With a full and sensitive exploration of the ethical debates surrounding the ‘saleof emotions’ elicited by the fi rst-hand contemplation of poverty, Touring Poverty is an innovative book that provokes the reader to think about the role played by tourism—and our role as tourists—within a context of growing poverty. It will be of interest to students of sociology, anthropology, ethnography and methodology, urban studies, tourism studies, mobility studies, development studies, politics and international relations.
Bianca Freire-Medeiros is Senior Lecturer in Sociology at the Center for Research and Documentation on Brazilian Contemporary History (CPDOC) at the Getulio Vargas Foundation in Rio de Janeiro, Brazil. She was a Research Fellow at the Center for Mobilities Research (CeMoRe) at Lancaster University.
PREFACE by Licia do Prado Valladares (Emeritus Professor of Sociology at the University of Lille 1 – France and Associate Researcher at IESP in Rio de Janeiro – Brazil)
A recent article by Fabian Frenzel and Ko Koens titled “Slum Tourism: Developments in a Young Field of Interdisciplinary Tourism Research” can now be downloaded for free from the publisher’s website. It provides a short overview of current central themes in the literature on the subject and sets out a short research agenda. As such it is both a useful introduction for researchers that are new to the subject, as well as those that want to reacquaint themselves with subject to do new research in the future.
It is not certain how long this articel will remain open access, so it may be useful to download it soon!
This paper introduces the Special Issue on slum tourism with a reflection on the state of the art on this new area of tourism research. After a review of the literature we discuss the breadth of research that was presented at the conference ‘Destination Slum’, the first international conference on slum tourism. Identifying various dimensions, as well as similarities and differences, in slum tourism in different parts of the world, we contest that slum tourism has evolved from being practised at only a limited number of places into a truly global phenomenon which now is performed on five continents. Equally the variety of services and ways in which tourists visit the slums has increased.
The widening scope and diversity of slum tourism is clearly reflected in the variety of papers presented at the conference and in this Special Issue. Whilst academic discussion on the theme is evolving rapidly, slum tourism is still a relatively young area of research. Most papers at the conference and, indeed, most slum tourism research as a whole appears to remain focused on understanding issues of representation, often concentrating on a reflection of slum tourists rather than tourism. Aspects, such as the position of local people, remain underexposed as well as empirical work on the actual practice of slum tourism. To address these issues, we set out a research agenda in the final part of the article with potential avenues for future research to further the knowledge on slum tourism.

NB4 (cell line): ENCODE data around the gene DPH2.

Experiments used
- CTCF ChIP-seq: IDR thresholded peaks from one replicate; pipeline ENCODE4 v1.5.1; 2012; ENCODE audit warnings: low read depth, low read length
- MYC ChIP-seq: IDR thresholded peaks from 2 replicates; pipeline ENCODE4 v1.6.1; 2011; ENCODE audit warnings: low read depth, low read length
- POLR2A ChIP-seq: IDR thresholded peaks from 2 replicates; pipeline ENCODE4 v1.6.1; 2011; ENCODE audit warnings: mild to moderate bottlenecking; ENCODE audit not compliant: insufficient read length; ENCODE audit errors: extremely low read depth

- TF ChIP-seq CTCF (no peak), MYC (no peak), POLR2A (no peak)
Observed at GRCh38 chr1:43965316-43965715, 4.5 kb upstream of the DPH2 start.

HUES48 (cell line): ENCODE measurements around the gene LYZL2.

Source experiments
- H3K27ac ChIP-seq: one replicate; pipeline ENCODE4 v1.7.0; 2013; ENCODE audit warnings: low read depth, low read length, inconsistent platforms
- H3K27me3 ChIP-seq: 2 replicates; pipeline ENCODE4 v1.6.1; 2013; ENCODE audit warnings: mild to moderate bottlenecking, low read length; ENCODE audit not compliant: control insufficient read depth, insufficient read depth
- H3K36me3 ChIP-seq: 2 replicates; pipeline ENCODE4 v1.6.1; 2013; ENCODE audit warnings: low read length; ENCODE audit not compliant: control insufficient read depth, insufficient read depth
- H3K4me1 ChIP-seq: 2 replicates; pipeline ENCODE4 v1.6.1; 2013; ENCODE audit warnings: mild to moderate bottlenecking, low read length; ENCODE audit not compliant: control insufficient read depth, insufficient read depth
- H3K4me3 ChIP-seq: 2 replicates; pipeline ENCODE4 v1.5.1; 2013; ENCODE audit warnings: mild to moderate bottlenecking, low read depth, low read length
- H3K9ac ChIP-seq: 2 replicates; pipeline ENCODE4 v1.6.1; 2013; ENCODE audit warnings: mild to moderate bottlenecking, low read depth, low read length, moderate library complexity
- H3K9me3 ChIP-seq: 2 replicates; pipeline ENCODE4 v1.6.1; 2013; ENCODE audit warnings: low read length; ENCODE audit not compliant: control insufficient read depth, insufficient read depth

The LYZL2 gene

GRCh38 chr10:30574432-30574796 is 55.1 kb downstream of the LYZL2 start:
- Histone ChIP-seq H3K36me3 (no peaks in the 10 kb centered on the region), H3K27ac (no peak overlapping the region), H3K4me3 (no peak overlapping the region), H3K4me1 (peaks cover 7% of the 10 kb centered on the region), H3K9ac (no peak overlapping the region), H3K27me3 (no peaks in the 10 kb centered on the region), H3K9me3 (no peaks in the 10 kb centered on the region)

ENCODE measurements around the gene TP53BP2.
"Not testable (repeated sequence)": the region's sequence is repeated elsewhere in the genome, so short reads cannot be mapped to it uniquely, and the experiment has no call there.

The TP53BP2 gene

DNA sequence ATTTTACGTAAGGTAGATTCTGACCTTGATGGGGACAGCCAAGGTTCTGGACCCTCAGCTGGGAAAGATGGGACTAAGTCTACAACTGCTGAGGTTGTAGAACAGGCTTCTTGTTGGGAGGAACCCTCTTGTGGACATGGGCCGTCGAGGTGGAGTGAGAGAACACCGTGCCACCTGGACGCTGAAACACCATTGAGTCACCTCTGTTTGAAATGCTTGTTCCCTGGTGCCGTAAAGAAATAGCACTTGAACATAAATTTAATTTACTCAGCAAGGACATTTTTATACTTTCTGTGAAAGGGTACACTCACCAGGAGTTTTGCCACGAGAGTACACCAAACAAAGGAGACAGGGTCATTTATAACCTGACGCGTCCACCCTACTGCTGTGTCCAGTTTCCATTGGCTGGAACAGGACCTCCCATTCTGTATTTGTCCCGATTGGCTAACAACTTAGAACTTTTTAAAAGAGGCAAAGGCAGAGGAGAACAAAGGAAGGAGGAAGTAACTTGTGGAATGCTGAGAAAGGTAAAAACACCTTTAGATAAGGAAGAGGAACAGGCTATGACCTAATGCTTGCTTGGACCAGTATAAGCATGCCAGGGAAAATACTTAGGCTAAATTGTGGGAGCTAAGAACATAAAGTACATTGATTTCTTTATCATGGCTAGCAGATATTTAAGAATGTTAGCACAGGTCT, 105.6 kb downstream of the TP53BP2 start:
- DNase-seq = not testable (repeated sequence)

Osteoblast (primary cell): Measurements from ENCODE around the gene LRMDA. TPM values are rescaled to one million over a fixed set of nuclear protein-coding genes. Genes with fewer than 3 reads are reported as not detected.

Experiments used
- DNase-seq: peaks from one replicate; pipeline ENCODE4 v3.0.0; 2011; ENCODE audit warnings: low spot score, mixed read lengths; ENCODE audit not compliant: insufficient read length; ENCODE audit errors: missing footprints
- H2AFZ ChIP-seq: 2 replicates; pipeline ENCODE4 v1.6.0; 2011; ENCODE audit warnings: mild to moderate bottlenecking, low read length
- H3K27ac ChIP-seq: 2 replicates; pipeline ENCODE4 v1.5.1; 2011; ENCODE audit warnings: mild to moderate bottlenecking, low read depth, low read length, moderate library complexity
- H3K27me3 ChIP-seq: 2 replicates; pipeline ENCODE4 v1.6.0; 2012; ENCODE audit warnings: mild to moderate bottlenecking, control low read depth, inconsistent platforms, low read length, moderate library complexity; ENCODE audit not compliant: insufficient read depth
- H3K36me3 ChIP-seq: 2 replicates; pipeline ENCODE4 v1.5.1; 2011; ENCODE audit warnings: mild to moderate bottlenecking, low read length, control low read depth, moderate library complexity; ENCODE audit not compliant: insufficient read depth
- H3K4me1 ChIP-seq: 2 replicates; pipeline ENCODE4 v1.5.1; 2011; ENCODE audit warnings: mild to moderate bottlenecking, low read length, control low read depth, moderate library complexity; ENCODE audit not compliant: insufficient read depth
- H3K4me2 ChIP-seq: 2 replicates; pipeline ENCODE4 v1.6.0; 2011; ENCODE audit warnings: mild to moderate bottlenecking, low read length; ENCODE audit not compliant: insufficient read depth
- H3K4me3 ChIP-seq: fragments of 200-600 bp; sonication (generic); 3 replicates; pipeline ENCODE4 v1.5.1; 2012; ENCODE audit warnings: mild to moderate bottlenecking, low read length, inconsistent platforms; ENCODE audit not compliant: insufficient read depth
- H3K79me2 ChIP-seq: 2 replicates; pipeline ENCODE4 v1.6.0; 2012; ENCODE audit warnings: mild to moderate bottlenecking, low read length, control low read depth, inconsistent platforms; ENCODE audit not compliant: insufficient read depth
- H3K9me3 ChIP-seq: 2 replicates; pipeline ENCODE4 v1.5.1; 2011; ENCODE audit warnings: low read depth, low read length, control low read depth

While slum tourism generally is not associated with Central America, Eveline Duerr describes in her article Urban Poverty, Spatial Representation and Mobility: Touring a Slum in Mexico how in Mazatlán, Mexico a multidenominational church offers regular tours to the city’s garbage dump. She looks at different modes of (im)mobiilties and the implications this has for people and places and describesteh ambigious effects of integrating marginalised places into the urban representation.
The popularity of slum tourism in academic journals continues to increase.Here are two new ones:
An article titled Touristic mobilities in India’s slum spaces by Anya Diekmann and Kevin Hannamwas recently published in Annals of Tourism Research.They examine walking tour experiences of tourists doing slum tours in India to examine representational and non-representational theories of social lifes
The ethics of slum tourism in India are revisited by Deepak Chhabra and Akshat Chowdhury in their article titled Slum Tourism: Ethical or Voyeuristic? They note how slum tourism constitutes complex production process strives to provide both meaningful and profitable tourist gazes, although heavy traces of voyeurism can be found.